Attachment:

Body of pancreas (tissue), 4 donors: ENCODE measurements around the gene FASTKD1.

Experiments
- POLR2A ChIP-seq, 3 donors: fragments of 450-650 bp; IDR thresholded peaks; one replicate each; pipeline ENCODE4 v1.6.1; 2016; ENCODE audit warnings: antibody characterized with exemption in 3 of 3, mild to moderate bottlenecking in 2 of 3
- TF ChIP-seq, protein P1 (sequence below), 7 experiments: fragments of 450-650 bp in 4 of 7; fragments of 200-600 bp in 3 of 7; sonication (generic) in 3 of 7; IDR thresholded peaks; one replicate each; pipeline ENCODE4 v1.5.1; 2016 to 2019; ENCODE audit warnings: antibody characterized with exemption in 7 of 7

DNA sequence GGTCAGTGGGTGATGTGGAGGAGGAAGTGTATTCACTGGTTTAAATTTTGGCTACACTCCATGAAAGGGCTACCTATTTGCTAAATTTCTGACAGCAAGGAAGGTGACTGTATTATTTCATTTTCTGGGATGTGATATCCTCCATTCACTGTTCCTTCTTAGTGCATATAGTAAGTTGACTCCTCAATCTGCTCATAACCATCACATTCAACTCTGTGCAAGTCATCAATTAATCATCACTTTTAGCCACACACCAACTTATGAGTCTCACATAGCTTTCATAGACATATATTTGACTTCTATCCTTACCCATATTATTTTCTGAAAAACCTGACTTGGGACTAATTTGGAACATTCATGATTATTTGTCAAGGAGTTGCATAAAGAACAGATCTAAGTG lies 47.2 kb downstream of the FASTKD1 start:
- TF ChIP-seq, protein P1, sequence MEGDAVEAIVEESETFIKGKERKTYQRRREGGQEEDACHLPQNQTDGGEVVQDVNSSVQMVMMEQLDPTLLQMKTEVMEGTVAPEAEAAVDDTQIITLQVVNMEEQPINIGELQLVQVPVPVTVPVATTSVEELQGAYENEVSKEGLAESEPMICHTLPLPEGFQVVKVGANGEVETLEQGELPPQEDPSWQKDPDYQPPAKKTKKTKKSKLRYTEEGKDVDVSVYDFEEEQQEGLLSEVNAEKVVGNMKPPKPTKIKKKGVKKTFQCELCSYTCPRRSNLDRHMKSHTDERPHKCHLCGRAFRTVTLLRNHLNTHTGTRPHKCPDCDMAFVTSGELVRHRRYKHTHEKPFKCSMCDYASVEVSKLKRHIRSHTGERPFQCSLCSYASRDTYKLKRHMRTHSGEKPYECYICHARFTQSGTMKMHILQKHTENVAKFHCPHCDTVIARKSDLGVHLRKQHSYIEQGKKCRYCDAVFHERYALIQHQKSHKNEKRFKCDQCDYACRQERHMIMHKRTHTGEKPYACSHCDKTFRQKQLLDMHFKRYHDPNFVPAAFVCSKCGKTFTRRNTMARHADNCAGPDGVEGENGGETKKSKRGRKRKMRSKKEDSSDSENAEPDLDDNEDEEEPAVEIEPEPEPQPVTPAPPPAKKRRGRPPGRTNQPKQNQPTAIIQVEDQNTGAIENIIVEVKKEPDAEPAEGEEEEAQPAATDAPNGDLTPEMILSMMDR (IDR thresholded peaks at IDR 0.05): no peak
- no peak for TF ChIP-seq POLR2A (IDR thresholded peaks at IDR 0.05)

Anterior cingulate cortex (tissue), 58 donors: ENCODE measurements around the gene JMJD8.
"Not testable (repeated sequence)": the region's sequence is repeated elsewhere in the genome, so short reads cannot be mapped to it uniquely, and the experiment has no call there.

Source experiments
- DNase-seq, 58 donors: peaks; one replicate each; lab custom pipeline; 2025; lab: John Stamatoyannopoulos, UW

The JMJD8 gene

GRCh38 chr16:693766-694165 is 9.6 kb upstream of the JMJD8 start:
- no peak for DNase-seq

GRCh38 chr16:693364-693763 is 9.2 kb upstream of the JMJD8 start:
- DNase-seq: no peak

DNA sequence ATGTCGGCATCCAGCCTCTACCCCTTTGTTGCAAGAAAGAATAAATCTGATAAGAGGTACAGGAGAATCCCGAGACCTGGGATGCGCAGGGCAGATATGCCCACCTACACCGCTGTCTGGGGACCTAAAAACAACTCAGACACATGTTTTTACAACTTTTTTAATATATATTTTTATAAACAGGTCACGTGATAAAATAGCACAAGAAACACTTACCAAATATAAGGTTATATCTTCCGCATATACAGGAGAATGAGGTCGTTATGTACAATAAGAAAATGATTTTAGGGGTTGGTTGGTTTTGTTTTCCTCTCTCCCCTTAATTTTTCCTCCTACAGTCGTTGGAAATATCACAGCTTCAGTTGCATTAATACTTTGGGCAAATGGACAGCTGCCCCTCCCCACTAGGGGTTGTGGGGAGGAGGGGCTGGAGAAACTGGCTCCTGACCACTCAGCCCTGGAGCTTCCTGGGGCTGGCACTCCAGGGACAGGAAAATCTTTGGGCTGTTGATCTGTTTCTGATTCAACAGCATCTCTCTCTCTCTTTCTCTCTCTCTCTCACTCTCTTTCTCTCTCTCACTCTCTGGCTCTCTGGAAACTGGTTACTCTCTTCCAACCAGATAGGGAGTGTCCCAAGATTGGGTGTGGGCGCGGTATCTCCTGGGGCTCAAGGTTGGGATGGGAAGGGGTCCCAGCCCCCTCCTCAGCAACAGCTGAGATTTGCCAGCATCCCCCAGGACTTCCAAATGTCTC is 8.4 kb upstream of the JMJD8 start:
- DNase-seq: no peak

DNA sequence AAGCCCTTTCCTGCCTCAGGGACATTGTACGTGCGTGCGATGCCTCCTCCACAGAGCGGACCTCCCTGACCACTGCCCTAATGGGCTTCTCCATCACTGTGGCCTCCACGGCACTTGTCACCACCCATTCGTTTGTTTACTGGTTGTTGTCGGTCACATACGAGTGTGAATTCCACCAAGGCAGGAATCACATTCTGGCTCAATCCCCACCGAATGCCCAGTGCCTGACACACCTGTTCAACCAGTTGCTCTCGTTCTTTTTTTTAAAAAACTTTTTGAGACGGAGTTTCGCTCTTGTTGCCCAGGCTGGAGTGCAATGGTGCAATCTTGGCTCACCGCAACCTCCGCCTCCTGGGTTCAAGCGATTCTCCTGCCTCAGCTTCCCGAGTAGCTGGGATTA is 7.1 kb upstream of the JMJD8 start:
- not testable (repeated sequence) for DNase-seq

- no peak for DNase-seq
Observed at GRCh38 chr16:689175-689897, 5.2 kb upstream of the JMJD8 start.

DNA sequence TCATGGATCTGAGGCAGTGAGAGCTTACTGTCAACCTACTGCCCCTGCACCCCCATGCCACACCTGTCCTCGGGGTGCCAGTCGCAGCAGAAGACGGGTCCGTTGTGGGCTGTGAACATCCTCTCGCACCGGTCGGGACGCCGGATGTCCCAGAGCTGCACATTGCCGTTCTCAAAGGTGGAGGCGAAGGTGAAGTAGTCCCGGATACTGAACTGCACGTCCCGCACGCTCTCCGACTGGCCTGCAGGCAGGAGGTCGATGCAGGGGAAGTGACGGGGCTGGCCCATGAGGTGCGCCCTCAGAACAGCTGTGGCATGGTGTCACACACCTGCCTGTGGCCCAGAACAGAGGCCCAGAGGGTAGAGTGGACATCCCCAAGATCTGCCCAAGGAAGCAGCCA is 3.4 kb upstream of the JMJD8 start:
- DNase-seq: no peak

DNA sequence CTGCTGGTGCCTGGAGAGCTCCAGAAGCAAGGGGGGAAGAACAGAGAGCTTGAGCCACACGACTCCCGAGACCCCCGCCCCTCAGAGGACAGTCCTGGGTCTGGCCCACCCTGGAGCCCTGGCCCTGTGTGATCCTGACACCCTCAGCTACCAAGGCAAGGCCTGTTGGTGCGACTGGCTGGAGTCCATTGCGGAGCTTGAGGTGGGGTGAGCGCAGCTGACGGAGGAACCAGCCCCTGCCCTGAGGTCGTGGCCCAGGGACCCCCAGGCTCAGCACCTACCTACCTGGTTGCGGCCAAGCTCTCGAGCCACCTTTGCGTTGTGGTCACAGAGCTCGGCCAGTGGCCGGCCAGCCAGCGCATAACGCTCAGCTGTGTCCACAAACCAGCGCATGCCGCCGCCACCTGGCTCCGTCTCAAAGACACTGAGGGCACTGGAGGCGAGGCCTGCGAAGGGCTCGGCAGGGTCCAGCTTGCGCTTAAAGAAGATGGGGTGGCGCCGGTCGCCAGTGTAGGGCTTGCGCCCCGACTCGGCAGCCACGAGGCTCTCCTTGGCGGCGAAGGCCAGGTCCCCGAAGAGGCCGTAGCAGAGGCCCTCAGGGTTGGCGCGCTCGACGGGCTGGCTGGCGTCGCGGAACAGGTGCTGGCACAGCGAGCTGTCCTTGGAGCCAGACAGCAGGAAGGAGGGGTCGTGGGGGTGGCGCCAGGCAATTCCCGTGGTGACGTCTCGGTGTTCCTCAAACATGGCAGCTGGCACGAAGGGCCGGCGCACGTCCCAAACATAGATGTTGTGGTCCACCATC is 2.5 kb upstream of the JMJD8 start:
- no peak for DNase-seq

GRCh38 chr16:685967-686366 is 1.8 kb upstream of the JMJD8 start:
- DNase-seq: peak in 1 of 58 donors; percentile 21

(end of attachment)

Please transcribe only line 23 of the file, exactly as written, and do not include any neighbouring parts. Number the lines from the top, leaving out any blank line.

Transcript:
DNA sequence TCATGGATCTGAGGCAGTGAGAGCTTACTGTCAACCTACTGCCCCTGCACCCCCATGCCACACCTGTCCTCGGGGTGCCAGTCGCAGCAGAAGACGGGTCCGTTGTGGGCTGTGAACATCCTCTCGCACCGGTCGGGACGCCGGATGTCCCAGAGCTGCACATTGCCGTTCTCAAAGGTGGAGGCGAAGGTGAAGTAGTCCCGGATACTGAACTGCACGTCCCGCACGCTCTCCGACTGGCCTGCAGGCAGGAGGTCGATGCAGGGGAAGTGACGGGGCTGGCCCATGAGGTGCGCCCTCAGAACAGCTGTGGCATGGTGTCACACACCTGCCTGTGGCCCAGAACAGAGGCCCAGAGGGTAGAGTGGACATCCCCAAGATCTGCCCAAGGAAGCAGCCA is 3.4 kb upstream of the JMJD8 start: